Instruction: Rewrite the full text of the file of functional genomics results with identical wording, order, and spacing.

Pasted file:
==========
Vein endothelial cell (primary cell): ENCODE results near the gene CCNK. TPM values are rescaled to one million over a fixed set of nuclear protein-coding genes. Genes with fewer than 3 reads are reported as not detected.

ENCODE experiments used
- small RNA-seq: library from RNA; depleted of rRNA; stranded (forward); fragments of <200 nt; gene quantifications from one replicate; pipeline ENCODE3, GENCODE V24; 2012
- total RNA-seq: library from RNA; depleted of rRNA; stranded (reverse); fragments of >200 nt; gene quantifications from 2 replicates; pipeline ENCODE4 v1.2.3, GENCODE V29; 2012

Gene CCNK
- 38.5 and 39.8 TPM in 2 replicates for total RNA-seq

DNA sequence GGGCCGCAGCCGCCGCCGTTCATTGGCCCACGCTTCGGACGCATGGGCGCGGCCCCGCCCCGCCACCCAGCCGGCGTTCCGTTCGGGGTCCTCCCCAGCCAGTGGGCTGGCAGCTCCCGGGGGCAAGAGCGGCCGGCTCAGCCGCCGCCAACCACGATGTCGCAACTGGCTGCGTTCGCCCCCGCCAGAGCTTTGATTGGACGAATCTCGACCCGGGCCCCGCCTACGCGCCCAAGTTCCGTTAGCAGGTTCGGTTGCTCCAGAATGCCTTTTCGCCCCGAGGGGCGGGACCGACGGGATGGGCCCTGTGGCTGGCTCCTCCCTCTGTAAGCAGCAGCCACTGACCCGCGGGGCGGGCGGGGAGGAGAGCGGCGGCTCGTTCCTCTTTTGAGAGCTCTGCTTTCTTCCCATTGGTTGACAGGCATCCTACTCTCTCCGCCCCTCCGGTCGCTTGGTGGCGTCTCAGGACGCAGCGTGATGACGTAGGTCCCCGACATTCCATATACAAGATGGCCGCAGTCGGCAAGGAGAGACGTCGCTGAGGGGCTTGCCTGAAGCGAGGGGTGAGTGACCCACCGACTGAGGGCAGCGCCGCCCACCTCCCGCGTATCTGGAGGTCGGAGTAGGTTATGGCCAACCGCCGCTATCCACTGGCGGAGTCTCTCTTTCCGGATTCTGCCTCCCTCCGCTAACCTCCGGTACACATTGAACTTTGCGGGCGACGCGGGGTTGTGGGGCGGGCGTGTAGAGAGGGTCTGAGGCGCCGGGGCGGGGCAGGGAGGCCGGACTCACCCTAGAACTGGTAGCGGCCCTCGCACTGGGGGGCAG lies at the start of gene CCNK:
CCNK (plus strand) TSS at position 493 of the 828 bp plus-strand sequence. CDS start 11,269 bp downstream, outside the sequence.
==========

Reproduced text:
Vein endothelial cell (primary cell): ENCODE results near the gene CCNK. TPM values are rescaled to one million over a fixed set of nuclear protein-coding genes. Genes with fewer than 3 reads are reported as not detected.

ENCODE experiments used
- small RNA-seq: library from RNA; depleted of rRNA; stranded (forward); fragments of <200 nt; gene quantifications from one replicate; pipeline ENCODE3, GENCODE V24; 2012
- total RNA-seq: library from RNA; depleted of rRNA; stranded (reverse); fragments of >200 nt; gene quantifications from 2 replicates; pipeline ENCODE4 v1.2.3, GENCODE V29; 2012

Gene CCNK
- 38.5 and 39.8 TPM in 2 replicates for total RNA-seq

DNA sequence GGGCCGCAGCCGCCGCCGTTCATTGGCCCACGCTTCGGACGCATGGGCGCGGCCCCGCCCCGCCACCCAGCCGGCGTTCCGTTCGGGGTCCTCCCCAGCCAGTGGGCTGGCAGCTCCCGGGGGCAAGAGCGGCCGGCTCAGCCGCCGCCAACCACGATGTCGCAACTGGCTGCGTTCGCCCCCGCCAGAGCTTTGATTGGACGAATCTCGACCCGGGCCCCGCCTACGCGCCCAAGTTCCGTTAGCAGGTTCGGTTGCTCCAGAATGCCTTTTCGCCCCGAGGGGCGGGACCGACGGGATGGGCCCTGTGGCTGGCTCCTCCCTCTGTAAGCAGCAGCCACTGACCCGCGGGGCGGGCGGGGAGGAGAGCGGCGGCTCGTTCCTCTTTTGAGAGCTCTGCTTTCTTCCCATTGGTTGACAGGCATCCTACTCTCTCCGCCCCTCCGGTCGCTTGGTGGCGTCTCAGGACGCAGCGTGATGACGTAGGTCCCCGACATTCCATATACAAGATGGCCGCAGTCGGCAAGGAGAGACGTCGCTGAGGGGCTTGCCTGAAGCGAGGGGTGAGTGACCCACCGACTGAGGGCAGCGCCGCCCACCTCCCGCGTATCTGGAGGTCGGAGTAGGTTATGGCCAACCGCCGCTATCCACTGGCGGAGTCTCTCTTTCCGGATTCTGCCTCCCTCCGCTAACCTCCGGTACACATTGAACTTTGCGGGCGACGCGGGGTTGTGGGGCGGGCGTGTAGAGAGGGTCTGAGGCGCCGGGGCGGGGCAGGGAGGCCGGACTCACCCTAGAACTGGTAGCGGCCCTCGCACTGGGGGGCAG lies at the start of gene CCNK:
CCNK (plus strand) TSS at position 493 of the 828 bp plus-strand sequence. CDS start 11,269 bp downstream, outside the sequence.